Under threat from investors and generic rivals, pharma and biotech have become staunch opponents of the inter partes review regime. However, as they push for reform, they face a stiff challenge from the US Patent and Trademark Office and Congress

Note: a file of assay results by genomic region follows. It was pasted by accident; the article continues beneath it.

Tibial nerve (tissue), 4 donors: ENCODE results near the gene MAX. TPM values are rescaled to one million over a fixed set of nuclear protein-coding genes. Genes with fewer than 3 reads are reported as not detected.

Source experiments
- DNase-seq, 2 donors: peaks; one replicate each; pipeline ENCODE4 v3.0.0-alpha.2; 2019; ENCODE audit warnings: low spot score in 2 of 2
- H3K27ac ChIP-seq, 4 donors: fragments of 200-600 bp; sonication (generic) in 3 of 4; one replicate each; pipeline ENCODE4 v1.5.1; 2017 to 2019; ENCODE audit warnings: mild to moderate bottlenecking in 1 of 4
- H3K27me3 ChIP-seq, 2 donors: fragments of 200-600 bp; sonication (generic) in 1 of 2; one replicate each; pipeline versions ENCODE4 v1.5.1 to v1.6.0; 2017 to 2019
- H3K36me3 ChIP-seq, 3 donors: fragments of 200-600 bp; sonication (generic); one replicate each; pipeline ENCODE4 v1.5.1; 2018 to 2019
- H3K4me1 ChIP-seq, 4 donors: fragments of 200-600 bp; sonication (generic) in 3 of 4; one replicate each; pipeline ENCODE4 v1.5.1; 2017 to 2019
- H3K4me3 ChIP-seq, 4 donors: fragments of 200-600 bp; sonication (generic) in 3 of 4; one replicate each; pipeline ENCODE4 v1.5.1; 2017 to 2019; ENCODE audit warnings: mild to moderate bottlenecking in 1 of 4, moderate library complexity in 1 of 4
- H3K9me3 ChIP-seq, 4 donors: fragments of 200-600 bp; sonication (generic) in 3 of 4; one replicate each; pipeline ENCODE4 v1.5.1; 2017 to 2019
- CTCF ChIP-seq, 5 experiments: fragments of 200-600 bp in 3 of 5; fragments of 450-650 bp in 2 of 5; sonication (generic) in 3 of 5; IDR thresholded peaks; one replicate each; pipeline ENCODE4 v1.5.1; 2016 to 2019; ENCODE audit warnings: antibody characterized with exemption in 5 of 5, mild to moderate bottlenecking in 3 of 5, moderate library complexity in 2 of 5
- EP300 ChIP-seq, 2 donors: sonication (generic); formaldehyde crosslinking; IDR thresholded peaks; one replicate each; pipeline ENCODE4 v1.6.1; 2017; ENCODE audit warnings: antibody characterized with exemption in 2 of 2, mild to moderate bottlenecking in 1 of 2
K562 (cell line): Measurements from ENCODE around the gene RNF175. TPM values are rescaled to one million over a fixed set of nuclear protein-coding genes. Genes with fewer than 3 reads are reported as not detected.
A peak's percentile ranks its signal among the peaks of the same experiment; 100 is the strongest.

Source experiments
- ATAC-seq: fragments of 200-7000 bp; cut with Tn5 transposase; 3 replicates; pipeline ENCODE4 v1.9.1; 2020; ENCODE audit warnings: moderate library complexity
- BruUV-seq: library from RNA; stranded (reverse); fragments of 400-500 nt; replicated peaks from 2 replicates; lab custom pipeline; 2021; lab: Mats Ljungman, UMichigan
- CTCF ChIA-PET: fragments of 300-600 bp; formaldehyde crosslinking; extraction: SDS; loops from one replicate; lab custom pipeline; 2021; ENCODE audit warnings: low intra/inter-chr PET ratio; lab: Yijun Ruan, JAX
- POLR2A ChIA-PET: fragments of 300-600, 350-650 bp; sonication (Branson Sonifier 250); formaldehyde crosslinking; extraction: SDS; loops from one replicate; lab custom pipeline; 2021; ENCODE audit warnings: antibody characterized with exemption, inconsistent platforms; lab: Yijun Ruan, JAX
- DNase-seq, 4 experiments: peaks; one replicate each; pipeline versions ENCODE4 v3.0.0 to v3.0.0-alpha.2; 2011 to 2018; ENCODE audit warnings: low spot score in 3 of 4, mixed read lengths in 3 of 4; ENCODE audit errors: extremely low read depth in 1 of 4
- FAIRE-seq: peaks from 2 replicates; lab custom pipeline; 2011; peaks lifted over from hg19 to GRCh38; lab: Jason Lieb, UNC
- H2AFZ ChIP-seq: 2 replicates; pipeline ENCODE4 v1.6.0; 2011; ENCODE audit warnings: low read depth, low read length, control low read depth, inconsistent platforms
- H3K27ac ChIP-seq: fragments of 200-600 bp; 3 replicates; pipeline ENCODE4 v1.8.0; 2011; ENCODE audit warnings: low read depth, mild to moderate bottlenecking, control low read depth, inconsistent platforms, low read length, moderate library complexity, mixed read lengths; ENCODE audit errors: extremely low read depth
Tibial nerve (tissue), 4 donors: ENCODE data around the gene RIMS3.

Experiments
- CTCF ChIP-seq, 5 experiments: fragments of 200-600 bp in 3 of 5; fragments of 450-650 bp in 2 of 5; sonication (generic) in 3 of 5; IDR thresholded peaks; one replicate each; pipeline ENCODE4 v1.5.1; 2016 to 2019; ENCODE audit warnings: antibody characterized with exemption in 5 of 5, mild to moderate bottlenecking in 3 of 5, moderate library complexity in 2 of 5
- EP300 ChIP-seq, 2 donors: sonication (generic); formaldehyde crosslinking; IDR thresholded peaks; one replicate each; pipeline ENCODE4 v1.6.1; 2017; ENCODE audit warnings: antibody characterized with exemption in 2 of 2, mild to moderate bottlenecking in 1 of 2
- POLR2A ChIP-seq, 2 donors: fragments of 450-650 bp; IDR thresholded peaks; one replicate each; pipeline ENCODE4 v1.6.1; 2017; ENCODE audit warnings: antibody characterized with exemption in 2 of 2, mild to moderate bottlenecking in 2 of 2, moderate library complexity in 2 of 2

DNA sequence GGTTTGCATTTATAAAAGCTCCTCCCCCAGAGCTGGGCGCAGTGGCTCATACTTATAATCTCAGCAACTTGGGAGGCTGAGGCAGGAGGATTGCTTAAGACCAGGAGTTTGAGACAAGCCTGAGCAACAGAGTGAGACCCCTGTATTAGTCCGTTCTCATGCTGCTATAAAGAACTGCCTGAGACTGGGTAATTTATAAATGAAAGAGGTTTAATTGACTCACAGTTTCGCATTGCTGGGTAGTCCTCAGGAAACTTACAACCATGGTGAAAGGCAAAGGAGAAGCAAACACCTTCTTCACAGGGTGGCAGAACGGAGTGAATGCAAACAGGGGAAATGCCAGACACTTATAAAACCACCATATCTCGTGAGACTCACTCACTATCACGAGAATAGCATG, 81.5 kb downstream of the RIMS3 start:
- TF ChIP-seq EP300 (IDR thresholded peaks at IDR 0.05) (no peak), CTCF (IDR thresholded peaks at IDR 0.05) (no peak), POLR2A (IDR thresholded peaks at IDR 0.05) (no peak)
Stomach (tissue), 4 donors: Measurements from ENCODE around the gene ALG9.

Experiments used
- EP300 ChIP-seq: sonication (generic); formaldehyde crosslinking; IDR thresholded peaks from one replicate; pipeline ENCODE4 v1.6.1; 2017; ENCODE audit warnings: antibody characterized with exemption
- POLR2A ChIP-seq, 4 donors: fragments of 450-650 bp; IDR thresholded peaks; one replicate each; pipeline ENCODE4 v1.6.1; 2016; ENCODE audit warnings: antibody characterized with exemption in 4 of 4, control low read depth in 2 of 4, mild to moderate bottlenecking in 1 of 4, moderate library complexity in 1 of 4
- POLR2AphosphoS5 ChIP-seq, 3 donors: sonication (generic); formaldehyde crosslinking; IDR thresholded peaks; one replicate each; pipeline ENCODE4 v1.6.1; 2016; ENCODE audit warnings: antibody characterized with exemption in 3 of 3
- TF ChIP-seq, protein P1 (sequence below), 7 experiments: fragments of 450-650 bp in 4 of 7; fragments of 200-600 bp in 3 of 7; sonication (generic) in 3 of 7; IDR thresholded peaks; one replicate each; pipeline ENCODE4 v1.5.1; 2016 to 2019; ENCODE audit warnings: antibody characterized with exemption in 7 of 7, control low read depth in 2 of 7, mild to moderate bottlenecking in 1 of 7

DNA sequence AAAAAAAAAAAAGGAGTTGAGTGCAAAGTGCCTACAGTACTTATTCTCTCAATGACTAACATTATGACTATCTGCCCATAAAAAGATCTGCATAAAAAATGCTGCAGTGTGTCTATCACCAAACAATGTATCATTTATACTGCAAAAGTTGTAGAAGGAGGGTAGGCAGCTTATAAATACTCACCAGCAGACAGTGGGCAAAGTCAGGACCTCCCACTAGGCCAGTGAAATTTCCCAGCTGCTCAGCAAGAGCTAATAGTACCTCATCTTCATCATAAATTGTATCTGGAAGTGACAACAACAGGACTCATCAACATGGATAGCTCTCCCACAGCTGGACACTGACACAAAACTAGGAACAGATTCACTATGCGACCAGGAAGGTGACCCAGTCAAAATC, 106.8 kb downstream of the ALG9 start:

As he sat in a board meeting of the Biotechnology Industry Organisation (BIO) in New York in February 2015, Ron Cohen noticed a new message on his phone. As CEO of Acorda Therapeutics, a biotech company worth around $900 million, Cohen is used to a steady stream of texts and emails making demands on his time. But this one was different. The message informed him that Kyle Bass – a hedge fund investor who had risen to prominence on the back of a bet against the housing bubble in 2007 – and IPNav founder Erich Spangenberg had filed two inter partes reviews against a couple of Acorda patents. “It hit us like a thunderbolt,” Cohen recalls.
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